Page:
“When you’re more broadly expanding who can work for you in your work from home approach, it’s harder to create loyalty amongst those remote employees, and it’s even harder if they’re in different countries, let alone in the same country. There’s even less social attachment from that perspective,” he said. “The key thing you have to think about if you’re going to radically expand your work from home strategy is, ‘How do you build social connections and emotional ties to your organization?’ ”
“The last thing you want to do is hire these employees and spend a lot of time and energy training them, and then they quit,” he added. “The advice we have for companies trying to expand their work from home strategy internationally is that the strategy must have a huge retention component.”
Workers’ rights and benefits in different countries
Benefits and workers’ rights are dependent on the geography where the employee lives, not where the company is headquartered. Companies need to make sure they’re partnering with third parties that know the labor laws in the cities and countries where new international hires live. There are, for example, companies that help with this, Kropp said. These companies help not only with the benefits and rights but also with tax systems and compensation rules.
A company will have to have a unique infrastructure based on these rules for each separate country in which they find a new employee, Kropp said. Creating this infrastructure is time-consuming and may require outside expertise. He suggested that an organization looking to expand starts by choosing one or two countries they’d like to hire talent from, build infrastructures from there and don’t fall in the more complicated trap of hiring people from anywhere in the world.
While differing laws and time zones may make successful global workforce management difficult, a well thought-out management structure can help.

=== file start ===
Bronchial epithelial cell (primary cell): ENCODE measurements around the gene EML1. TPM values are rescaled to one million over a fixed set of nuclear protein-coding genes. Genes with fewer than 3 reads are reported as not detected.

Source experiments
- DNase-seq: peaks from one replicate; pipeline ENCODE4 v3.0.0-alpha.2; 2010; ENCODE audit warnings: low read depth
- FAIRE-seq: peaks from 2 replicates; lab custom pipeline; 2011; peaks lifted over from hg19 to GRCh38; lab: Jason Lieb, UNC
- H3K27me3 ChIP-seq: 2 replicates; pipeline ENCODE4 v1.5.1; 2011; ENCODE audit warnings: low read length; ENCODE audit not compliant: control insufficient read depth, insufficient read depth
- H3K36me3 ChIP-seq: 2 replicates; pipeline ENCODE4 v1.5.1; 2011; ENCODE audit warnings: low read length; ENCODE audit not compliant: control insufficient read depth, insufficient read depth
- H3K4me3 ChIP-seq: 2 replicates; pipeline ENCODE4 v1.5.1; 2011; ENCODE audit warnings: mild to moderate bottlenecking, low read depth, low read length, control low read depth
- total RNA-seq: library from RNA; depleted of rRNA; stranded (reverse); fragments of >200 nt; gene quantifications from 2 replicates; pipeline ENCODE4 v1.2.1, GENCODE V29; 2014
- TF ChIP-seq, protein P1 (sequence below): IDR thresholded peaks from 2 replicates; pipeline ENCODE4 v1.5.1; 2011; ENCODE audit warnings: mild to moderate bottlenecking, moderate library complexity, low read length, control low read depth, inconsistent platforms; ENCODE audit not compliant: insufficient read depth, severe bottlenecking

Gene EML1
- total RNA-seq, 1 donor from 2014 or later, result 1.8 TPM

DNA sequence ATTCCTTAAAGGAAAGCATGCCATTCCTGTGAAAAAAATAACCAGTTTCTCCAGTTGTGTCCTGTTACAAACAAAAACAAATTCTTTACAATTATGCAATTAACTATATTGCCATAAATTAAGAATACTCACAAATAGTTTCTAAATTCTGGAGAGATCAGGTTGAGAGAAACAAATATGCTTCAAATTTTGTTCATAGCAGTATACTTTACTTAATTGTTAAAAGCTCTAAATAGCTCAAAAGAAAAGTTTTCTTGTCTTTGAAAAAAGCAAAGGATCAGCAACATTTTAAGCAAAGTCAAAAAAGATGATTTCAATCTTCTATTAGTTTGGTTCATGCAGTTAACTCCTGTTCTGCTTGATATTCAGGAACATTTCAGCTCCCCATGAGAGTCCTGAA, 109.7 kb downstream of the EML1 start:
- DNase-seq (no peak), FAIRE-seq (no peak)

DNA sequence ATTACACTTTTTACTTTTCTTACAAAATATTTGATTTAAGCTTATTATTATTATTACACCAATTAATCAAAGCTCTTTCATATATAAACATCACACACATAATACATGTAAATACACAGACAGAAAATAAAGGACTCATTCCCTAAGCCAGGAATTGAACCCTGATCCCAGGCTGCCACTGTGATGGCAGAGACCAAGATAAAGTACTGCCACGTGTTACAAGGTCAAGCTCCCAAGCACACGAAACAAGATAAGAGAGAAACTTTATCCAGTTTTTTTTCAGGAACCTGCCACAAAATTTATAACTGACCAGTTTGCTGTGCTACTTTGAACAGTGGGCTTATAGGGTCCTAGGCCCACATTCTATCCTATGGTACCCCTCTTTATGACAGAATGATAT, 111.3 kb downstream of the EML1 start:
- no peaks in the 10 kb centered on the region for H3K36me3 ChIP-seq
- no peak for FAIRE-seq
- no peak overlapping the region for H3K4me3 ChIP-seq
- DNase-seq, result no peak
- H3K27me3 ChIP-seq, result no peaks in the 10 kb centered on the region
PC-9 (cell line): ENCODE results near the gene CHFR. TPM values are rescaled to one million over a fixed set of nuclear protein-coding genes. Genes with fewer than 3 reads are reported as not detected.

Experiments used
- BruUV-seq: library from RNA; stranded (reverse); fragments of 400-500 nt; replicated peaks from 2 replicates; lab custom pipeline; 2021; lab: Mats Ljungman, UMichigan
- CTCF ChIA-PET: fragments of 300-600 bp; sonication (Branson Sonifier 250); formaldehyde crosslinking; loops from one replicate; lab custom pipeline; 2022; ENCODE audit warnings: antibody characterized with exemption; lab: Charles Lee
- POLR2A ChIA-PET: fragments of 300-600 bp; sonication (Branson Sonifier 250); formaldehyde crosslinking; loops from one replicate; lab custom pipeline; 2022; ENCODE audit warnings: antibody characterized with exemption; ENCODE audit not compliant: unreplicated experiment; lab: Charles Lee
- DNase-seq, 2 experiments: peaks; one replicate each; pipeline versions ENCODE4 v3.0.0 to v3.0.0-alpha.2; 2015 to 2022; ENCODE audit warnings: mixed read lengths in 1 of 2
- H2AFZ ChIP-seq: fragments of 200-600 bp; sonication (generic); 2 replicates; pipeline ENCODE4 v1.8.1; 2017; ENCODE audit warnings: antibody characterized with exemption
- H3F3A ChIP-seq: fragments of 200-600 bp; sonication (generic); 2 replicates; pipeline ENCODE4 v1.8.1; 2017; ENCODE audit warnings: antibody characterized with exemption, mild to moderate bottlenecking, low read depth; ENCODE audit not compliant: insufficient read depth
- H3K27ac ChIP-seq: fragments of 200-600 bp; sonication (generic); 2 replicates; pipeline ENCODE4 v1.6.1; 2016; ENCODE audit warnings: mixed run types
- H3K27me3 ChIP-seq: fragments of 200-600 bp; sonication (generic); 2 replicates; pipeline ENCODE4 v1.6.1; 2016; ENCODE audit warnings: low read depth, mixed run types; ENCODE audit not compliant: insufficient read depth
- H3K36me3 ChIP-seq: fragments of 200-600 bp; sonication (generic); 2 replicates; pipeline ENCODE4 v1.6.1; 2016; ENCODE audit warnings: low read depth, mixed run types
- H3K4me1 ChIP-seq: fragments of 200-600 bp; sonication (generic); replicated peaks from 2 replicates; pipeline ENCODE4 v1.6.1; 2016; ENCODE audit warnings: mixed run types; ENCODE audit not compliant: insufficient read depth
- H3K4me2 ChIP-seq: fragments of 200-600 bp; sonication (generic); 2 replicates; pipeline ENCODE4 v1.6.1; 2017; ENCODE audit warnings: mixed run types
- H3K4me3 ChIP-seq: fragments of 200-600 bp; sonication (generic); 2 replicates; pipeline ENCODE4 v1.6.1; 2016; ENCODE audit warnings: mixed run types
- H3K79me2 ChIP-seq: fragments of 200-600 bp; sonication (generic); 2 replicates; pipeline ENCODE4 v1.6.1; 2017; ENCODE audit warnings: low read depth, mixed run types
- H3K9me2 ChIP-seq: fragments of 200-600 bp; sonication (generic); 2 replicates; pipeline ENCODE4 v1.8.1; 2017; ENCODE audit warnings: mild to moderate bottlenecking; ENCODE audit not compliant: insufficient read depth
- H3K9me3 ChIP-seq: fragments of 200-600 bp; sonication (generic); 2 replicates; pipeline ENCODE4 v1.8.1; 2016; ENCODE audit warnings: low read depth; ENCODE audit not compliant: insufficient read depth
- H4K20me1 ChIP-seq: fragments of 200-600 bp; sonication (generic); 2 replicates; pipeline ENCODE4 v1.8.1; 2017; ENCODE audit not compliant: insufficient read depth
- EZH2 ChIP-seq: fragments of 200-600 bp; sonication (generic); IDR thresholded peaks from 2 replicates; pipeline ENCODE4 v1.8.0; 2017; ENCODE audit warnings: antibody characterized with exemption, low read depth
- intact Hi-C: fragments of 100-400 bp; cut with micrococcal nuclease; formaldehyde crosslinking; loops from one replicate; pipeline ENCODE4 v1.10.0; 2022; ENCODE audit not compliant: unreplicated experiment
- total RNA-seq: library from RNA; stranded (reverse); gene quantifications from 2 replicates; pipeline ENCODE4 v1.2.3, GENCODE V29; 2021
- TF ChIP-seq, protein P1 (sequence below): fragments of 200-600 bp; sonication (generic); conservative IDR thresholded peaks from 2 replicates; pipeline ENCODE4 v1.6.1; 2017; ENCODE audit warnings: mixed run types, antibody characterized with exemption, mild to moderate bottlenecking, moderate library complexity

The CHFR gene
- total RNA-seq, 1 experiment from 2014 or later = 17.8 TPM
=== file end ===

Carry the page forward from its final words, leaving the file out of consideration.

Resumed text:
Kropp has seen companies that hire both a work manager and a person manager. The person manager lives in the same geography as the international talent and has knowledge of the local situation. The work manager manages the work itself — whatever tasks or projects the international talent is working on.
This is the most common way for companies to address this, Kropp said.
Kropp also has seen companies have managers supervise more people, which may not be a positive trend for organizations going global.
“You can accomplish that if your employees are more similar in terms of jobs, roles and responsibilities,” he said. “But manager performance starts to struggle when they have a greater complexity of the type of person they’re trying to manage, and [managing] people in different geographies just makes that harder.”
“From a manager perspective, you want to think about it as not just the number of people they’re managing but the variability and needs of all the [employees] to get a good sense of how much harder you’re making it for your managers,” he added.
As organizations consider whether going global works for them, there are a few questions and considerations to help make the decision.
One metric organizations can look into is how much time a manager is spending on solving problems versus providing support, Kropp said. Especially as management duties expand as the talent pool does, it’s important to consider how to minimize the frustrating work managers have and maximize the productive work they do.
“You don’t want your managers caught up in frustrating details. You want them caught up in overseeing the big picture,” he said.